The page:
Hart Hanson on Jackie Gleason in 'Nothing in Common'

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Photo Source: TriStar Pictures/Photofest
I have an unshakable prejudice, a certainty, which is that funny people can do anything. I don't mean design nuclear reactors or calculate space shuttle re-entry vectors, but onscreen, funny people can not only make you laugh, they can knock you to the ground, out of nowhere, like the way Frank Zappa played guitar.

Jackie Gleason's performance in Garry Marshall's 1986 movie "Nothing in Common," starring Tom Hanks, seeded this conviction in my brain—and it happened sneakily, because I thought it was Hanks who was pulling the comedy-drama switcheroo, then bam! I got Gleasoned. I'll betcha Hanks did too. No wonder Orson Welles nicknamed Gleason "The Great One." Certainly not because he was a fat, funny guy. (I mean Gleason, not Welles.)

In the film, Gleason plays shifty-bastard old-time garment salesman father Max Basner to Hanks' callow, crappy advertising-man son, David. Eva Marie Saint plays hapless wife and mom and catalyst who abdicates her untenable marriage and forces father and son together, so that laughing and sobbing can ensue.

Witness the scene in the car park where bad Max confesses to stunted son David that his life is falling apart. At the top of the scene, Max is all bluster, complaint, and overbearing criticism of his son's Jeep, conveyed in a cigarette- and whiskey-soaked bray. This is how poor David was brought up—no wonder David carries his own humanity-thwarting neuroses. Father and son can't even look at each other. Then, Max offers David a cigar, a good one, though not Cuban. (The world has gone wrong; you can't even get Cuban cigars anymore.) David turns it down almost rudely. The gulf between these guys is epic. Then this look passes over Max's face. It's defeat and humiliation and anger, and he says, "I lost my lines. They fired me." And for a moment, without a drop of sap, a flash of vulnerability appears—David sees it, but Max doesn't see that he sees it. And this is all in a three-quarter medium shot! And Gleason is wearing a hat. The camera never goes in any closer because it doesn't have to. Max sits there alone, with his unlit cigar, stewing, while his son gets out of the car, stares off into the distance, then finally returns to ask his father, "What are you going to do?"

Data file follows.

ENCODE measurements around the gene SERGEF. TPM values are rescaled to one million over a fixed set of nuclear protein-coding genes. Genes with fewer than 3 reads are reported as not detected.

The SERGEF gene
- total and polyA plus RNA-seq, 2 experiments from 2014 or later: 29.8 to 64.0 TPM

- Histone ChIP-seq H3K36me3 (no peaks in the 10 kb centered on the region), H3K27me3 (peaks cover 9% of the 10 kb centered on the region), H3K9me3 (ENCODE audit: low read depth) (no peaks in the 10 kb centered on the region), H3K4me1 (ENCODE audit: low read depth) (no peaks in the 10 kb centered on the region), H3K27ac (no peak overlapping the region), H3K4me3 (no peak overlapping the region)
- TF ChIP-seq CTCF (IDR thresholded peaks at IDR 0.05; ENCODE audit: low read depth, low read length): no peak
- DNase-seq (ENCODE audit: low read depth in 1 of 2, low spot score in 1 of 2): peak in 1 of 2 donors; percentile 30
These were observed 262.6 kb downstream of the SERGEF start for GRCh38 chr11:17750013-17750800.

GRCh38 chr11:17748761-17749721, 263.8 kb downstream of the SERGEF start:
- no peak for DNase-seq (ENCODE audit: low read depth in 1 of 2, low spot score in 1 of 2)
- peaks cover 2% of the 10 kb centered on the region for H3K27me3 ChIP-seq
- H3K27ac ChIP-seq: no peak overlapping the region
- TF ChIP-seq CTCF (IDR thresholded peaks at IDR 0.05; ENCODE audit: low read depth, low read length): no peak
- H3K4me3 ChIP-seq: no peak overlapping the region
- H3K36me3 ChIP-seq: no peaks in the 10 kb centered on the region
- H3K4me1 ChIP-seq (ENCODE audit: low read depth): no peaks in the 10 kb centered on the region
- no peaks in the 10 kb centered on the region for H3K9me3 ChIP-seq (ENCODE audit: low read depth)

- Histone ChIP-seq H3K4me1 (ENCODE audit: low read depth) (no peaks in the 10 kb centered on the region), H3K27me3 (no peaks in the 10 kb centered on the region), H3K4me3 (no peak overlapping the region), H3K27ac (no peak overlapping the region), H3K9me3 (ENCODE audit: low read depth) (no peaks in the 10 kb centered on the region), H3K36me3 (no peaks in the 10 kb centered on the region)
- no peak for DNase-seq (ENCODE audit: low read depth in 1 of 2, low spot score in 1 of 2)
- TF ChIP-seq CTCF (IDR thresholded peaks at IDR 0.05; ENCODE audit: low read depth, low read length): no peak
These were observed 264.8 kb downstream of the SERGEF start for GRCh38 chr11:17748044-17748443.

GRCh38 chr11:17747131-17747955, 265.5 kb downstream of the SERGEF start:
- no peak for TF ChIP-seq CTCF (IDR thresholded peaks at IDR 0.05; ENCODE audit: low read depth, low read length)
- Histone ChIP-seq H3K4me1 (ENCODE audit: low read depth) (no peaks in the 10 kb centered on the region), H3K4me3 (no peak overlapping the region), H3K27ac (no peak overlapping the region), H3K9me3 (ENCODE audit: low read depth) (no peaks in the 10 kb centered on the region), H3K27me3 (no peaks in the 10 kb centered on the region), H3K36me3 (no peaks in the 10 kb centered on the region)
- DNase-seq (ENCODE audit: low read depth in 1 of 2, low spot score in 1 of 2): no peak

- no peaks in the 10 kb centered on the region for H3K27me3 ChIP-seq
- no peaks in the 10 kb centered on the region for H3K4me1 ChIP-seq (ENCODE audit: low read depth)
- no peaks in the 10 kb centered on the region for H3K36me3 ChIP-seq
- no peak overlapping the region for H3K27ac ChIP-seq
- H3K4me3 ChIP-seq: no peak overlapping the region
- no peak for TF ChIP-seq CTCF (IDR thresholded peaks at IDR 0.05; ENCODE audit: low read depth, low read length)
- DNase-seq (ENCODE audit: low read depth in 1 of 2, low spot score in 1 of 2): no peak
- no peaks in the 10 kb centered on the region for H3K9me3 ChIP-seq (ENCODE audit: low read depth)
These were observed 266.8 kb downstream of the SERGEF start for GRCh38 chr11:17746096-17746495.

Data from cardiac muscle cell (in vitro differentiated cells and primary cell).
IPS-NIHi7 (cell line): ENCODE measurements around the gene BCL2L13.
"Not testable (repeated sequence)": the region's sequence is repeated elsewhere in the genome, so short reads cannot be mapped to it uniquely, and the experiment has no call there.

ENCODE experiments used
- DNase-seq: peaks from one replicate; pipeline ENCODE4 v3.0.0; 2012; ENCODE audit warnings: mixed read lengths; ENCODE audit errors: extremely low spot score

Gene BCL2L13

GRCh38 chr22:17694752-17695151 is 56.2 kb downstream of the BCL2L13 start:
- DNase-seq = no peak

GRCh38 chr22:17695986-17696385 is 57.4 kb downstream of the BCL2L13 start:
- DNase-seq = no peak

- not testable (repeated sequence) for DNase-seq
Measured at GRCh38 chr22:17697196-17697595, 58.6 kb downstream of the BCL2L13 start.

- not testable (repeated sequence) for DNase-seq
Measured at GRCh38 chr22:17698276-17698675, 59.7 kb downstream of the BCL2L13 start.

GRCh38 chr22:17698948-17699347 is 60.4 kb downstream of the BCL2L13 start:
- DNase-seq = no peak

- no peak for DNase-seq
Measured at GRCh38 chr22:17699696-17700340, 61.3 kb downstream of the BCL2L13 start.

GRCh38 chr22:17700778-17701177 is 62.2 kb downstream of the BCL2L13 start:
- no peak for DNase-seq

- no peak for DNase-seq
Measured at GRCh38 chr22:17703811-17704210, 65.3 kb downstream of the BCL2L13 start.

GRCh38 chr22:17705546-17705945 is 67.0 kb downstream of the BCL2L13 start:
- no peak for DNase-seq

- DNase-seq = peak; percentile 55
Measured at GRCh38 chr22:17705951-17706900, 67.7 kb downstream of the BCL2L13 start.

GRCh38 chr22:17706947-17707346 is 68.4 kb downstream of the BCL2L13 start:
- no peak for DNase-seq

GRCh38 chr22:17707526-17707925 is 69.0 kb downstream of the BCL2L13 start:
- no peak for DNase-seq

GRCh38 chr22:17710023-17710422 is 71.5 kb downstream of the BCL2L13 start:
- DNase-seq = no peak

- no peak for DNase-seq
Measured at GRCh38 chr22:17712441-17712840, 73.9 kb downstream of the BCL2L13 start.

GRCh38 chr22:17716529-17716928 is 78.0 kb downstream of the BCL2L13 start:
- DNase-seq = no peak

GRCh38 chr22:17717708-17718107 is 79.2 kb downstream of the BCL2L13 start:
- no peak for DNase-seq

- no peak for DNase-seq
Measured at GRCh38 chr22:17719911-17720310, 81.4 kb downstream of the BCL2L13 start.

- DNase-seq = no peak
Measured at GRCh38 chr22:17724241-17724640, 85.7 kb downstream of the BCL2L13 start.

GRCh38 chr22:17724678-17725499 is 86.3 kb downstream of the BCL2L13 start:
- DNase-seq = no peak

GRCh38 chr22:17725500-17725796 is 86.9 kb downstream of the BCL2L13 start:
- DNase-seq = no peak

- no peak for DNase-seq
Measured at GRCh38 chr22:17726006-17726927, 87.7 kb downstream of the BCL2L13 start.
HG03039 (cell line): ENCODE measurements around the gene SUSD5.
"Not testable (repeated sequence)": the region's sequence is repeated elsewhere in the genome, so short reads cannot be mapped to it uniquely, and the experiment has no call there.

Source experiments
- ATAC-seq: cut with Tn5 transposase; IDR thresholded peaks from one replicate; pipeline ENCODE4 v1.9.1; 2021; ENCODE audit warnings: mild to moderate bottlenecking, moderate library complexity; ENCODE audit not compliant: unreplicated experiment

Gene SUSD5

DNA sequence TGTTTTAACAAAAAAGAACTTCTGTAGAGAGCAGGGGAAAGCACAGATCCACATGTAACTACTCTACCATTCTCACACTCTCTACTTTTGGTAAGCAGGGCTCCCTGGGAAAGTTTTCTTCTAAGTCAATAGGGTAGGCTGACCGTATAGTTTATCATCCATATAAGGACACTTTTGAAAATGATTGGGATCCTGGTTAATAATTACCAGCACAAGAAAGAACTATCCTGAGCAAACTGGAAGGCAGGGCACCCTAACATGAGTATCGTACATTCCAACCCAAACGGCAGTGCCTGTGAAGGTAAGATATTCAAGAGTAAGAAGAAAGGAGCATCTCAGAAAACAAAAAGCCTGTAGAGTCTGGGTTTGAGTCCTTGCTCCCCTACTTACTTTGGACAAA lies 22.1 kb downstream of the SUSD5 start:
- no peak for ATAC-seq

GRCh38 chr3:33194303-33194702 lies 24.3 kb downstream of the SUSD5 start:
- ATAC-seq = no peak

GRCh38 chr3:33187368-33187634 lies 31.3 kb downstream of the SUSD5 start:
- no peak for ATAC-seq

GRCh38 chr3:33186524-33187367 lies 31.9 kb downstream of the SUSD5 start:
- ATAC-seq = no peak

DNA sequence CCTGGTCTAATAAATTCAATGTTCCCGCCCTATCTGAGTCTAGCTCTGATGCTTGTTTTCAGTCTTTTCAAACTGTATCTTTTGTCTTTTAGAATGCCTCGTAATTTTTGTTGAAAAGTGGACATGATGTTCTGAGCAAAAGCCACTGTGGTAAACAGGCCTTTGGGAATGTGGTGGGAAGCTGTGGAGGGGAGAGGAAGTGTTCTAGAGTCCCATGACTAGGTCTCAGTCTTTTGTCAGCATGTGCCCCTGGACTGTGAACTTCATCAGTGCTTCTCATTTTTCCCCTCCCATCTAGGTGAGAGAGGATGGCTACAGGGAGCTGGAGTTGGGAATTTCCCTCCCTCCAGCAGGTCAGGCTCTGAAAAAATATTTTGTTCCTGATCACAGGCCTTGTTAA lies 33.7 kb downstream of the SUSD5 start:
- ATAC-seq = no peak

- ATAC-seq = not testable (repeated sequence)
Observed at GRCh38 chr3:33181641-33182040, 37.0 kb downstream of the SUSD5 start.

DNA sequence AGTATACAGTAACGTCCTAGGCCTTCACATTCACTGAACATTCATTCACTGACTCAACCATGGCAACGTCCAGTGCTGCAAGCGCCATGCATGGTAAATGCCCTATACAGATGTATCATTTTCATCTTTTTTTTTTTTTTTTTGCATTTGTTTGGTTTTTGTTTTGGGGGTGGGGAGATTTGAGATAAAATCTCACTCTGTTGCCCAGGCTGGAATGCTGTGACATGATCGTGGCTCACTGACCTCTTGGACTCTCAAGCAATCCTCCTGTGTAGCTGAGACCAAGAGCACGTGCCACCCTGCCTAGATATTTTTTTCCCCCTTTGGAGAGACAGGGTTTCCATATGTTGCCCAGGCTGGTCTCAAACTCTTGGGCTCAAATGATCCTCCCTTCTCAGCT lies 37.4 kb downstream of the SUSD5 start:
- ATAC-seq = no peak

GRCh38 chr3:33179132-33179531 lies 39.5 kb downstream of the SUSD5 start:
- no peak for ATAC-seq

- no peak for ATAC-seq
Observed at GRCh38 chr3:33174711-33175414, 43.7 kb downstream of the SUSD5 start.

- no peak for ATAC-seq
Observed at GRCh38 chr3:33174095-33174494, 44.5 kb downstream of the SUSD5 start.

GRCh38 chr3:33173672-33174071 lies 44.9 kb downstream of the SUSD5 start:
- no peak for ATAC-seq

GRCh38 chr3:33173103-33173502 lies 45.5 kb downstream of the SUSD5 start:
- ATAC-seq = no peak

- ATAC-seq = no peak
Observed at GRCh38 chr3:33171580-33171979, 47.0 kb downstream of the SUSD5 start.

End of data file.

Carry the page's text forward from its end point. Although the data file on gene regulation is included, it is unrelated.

That's when it happens, this moment that transcends even the horrible '80s music score, when Max says, "I know you hate me, but you have to help me." This is a difficult man. He's not even likable when he's on his knees begging for help. Brilliant!

Okay, wait, that's not even the best scene. Later, David takes his father to an old-fashioned nightclub, with a jazz band playing. It's the wee hours, like 4 in the morning, and Max dances to the music, puffing on his cigar. And I will go to my grave convinced that there is little in this world as gratifying and wonderful as watching Jackie Gleason dance. You want to laugh and you want to cry—and I'm pretty sure that's the toughest combo for an actor to wrest out of an audience. Max is still the king, baby! He loves life. He did it all wrong, but in this moment, with this music playing, he is not a defeated Willy Loman. He's a man with appetites who loves women, booze, cigars, and great music. How sweet it is.

Okay, wait, that's still not even the best scene—no, maybe it is, but there's another brilliant moment: Max has to get an operation for the gangrene in his foot that he has foolishly kept hidden. David has given up a big advertising account to be with his father when he wakes up, and is pushing Max out of the hospital in a wheelchair. Two of the funniest actors ever, Gleason and Hanks, are sharing a scene, and Max says to his son, "You were the last person in the world I thought would come through for me." That line lands because it's true, and it's true because Gleason says it perfectly, because he never once lets Max devolve into a lovable curmudgeon; Gleason plays a hateful, vain, untrue, faithless, self-centered, selfish curmudgeon. And that takes courage. Funny people are drenched in courage.

If I ever meet Hanks, I mean to ask him if in that moment with Gleason, he thought to himself, "I can do 'Philadelphia' and win an Oscar."

Because Tom Hanks did exactly that. Because funny people can do anything.

Hart Hanson worked as a Canadian television writer and producer for 10 years before moving to Los Angeles in 1998 to work on the network series "Cupid." He rose through the ranks on the television series "Snoops," "Judging Amy," and "Joan of Arcadia" before creating and executive producing "Bones," which is in production on its seventh season. Hanson likes living and working in California.